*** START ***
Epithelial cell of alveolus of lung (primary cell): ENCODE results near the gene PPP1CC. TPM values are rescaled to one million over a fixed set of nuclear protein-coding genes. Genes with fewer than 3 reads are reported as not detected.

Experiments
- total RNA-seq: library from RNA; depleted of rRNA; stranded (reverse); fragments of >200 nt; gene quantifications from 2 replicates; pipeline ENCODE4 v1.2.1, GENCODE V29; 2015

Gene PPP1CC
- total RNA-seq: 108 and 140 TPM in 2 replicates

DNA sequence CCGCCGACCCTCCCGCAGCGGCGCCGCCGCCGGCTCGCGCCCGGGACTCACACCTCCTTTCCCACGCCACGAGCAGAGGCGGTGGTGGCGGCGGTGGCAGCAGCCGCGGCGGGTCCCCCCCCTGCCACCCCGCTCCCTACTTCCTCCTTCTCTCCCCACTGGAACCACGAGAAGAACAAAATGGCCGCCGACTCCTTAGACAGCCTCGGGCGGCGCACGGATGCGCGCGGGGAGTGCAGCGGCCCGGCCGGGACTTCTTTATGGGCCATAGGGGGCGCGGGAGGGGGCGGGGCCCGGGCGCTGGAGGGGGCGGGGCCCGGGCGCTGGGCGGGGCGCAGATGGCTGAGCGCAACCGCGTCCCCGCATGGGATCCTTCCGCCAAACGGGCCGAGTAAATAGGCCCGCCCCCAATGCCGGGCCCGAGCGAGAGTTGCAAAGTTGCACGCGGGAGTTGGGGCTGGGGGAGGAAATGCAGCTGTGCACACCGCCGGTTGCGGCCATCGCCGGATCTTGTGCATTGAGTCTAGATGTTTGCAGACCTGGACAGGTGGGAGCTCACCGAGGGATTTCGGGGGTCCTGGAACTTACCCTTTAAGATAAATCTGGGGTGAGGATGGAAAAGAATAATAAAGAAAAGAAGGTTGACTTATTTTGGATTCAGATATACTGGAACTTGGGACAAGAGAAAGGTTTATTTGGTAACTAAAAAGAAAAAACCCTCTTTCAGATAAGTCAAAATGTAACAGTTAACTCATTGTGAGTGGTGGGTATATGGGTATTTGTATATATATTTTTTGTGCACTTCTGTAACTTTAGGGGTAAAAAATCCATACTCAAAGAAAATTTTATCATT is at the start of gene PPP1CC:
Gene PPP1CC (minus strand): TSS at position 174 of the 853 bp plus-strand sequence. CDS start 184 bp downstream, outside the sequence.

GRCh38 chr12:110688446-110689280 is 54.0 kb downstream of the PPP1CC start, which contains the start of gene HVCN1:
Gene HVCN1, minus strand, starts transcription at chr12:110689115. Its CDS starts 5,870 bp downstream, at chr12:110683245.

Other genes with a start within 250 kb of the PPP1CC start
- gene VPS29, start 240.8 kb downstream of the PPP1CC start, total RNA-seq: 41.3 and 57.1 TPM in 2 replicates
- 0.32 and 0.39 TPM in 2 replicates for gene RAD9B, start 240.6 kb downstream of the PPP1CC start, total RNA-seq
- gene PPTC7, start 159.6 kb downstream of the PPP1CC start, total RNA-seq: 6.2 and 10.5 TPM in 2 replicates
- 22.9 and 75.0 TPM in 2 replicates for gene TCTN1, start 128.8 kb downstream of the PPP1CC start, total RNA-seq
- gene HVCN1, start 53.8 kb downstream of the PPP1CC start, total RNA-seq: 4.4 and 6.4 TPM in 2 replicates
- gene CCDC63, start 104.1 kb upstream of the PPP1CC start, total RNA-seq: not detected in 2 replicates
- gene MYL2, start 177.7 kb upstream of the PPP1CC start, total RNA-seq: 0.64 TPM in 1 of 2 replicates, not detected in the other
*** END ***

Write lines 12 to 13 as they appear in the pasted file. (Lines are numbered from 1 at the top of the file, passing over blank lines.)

- 0.32 and 0.39 TPM in 2 replicates for gene RAD9B, start 240.6 kb downstream of the PPP1CC start, total RNA-seq
- gene PPTC7, start 159.6 kb downstream of the PPP1CC start, total RNA-seq: 6.2 and 10.5 TPM in 2 replicates